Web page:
Authorities in the United Kingdom are disagreeing on whether it is appropriate to ban the sale, marketing, and distribution of derivatives and exchange-traded notes (ETNs) linked to cryptocurrencies.
The ban was implemented in January 2021 by the Financial Conduct Authority (FCA), the top British regulator. Since that time, businesses are no longer permitted to provide retail clients with bitcoin derivative products including futures, options, and exchange-traded notes (ETNs).
Despite 97% of responses to the FCA’s consultation rejecting the “disproportionate” restriction and many stating that ordinary investors are capable of evaluating the risks and value of crypto derivatives, the blanket ban was nonetheless implemented.
The Regulatory Policy Committee (RPC), an advising public body supported by the Department for Business, Energy, and Industrial Strategy of the government, presented its arguments against FCA’s restriction on January 23.
The RPC estimated yearly losses from the policy at around 268.5 million British pounds ($333 million) using the cost-benefit analysis.
According to the RPC, the FCA didn’t make it clear what would exactly occur if the restriction weren’t in place. Additionally, it left out a description of the calculations and methods used to assess the costs and benefits at the time. In light of this, the RPC assigns the ban a “red” rating, indicating that it is unfit for purpose.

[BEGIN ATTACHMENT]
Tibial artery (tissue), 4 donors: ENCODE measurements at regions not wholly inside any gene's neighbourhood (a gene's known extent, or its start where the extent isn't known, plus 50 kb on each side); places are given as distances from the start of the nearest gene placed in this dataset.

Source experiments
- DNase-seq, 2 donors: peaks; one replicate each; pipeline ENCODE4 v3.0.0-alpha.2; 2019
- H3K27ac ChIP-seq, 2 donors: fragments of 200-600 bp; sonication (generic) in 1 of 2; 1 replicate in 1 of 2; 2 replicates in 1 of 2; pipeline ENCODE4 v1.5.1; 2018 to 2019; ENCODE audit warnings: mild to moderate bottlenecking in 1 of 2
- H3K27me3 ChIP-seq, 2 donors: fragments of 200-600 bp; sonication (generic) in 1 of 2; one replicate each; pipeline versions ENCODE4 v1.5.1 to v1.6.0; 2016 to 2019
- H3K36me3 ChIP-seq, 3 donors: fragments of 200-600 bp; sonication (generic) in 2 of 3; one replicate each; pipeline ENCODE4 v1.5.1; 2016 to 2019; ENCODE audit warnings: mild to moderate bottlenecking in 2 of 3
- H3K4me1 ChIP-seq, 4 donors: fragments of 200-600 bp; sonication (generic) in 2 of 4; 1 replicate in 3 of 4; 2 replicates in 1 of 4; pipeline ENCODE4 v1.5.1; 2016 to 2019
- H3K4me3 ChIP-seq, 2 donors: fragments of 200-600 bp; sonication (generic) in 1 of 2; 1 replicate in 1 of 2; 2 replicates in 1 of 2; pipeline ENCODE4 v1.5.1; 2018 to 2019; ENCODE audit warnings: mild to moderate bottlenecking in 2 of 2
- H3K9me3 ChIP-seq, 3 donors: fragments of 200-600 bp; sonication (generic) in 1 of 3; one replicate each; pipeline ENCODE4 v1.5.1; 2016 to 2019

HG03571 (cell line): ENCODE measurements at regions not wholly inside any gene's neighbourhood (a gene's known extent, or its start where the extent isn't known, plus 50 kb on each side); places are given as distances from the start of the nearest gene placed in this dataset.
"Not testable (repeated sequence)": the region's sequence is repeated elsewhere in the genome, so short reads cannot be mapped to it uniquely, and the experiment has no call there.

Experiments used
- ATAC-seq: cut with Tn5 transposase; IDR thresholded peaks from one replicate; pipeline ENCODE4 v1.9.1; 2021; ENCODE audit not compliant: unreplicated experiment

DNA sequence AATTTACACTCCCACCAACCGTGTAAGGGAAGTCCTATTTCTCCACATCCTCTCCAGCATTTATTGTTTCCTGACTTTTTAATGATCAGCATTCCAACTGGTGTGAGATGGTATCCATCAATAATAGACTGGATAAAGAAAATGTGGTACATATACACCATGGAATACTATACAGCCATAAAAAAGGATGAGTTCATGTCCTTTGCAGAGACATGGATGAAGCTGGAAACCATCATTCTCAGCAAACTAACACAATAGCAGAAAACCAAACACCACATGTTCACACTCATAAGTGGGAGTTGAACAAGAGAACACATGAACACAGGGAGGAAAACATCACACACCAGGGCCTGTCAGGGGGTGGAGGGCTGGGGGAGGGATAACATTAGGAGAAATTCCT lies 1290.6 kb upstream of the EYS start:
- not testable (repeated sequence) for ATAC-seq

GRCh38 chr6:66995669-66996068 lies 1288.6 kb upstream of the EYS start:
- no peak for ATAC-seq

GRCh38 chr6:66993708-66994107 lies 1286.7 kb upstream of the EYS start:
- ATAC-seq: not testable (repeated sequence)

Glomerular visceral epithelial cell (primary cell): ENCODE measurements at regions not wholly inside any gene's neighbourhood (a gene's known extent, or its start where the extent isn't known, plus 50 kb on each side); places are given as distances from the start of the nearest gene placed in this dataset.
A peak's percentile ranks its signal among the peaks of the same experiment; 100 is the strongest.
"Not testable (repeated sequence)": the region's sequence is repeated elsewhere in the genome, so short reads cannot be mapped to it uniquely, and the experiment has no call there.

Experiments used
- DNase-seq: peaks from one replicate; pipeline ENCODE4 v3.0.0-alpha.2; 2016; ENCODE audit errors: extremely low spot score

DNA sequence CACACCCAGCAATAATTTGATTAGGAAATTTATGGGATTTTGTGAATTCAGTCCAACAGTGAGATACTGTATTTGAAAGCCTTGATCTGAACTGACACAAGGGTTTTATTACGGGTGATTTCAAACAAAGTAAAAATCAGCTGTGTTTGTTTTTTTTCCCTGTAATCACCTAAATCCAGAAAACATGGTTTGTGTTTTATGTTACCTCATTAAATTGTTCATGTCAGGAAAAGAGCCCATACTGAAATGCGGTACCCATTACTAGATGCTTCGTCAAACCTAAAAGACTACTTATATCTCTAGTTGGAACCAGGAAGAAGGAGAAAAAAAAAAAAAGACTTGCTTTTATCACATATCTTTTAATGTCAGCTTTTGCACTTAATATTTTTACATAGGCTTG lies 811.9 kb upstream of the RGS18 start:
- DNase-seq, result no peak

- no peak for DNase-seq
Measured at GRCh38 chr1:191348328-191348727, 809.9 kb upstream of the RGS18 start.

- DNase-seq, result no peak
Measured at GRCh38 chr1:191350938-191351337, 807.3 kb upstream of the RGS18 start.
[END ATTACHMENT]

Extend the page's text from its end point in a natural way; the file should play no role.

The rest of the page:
Legislation may not always be directly reversed as a result of the RPC’s unfavorable evaluation. However, considering the committee’s connections to the Department for Business, Energy, and Industrial Strategy, it could indicate that the FCA and the government have differing views on what constitutes a legitimate regulation.
The British financial authorities took a number of important steps to promote the growth of the digital economy last year. For instance, a list of investment transactions that meet the requirements for the Investment Manager Exemption contained “designated crypto assets.”